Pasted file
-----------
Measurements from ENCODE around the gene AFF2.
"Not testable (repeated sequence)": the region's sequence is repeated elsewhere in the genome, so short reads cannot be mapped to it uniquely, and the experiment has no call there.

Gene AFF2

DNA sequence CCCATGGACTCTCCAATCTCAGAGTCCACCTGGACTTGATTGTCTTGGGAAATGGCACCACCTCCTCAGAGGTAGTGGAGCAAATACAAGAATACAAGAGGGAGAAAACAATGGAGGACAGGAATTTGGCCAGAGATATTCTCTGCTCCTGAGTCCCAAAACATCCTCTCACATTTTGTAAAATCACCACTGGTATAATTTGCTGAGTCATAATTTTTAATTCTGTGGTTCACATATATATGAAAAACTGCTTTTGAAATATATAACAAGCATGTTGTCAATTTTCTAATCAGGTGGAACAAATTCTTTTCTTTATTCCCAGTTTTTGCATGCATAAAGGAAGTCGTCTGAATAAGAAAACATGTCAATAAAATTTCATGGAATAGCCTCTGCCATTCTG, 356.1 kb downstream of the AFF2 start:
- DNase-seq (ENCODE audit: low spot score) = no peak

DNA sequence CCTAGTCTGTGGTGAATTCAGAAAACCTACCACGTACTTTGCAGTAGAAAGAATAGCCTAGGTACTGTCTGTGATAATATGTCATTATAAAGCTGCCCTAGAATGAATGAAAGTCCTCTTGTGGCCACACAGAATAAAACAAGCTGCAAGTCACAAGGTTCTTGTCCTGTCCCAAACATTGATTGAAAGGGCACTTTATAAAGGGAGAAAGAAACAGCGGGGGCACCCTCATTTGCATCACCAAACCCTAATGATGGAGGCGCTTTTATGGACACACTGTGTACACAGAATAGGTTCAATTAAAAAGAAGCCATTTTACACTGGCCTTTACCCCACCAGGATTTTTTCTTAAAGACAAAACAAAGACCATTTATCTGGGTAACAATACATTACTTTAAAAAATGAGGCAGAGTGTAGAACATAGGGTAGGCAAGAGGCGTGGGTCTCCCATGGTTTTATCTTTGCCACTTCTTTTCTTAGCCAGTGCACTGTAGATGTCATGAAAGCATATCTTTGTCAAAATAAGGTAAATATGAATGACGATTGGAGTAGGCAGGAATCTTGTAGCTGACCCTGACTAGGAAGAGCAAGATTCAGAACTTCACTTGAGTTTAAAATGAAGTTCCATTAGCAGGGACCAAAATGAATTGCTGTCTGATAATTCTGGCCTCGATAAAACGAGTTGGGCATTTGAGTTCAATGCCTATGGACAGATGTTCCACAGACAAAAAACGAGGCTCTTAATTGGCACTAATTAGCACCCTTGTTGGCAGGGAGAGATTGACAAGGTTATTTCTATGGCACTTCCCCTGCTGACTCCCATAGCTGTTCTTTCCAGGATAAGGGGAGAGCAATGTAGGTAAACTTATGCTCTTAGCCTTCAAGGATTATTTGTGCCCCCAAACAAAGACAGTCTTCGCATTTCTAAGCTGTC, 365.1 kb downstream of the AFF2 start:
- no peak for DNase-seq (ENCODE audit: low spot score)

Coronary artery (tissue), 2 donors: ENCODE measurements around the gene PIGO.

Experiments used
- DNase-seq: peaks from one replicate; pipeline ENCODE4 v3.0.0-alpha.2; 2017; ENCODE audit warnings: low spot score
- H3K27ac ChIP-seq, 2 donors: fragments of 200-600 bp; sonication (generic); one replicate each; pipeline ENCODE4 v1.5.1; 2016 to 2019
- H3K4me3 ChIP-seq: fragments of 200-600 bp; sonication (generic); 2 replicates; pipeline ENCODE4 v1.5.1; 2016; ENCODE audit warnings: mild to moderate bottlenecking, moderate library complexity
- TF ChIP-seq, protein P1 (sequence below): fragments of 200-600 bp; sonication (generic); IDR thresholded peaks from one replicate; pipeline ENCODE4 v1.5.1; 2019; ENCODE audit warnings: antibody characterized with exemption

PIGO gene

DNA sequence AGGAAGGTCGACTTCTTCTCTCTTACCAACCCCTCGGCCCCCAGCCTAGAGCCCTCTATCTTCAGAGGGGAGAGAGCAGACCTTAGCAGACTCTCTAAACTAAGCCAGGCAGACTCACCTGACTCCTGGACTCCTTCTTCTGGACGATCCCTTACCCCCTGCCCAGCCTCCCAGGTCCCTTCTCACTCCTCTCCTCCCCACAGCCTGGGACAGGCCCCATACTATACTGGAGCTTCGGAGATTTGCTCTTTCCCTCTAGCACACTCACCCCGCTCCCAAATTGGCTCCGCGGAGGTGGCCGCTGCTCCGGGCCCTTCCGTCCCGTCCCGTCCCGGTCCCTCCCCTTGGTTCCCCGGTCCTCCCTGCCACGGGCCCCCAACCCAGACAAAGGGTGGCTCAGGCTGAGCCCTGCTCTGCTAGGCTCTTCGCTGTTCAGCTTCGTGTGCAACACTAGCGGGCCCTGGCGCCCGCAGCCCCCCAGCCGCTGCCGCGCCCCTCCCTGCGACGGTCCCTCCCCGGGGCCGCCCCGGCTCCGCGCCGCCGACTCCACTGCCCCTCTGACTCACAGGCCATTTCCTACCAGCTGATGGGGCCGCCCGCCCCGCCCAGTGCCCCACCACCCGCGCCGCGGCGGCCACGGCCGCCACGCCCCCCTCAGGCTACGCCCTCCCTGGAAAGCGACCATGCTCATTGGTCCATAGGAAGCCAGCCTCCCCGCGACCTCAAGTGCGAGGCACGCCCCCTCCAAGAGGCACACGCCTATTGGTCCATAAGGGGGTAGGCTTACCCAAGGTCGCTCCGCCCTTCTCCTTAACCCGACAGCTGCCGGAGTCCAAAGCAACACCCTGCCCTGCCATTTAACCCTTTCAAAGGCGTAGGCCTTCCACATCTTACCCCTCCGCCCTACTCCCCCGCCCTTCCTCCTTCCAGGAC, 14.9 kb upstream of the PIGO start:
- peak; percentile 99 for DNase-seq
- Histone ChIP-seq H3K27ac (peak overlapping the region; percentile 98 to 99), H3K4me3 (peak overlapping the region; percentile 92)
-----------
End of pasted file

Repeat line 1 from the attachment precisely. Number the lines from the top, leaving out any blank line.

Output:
Measurements from ENCODE around the gene AFF2.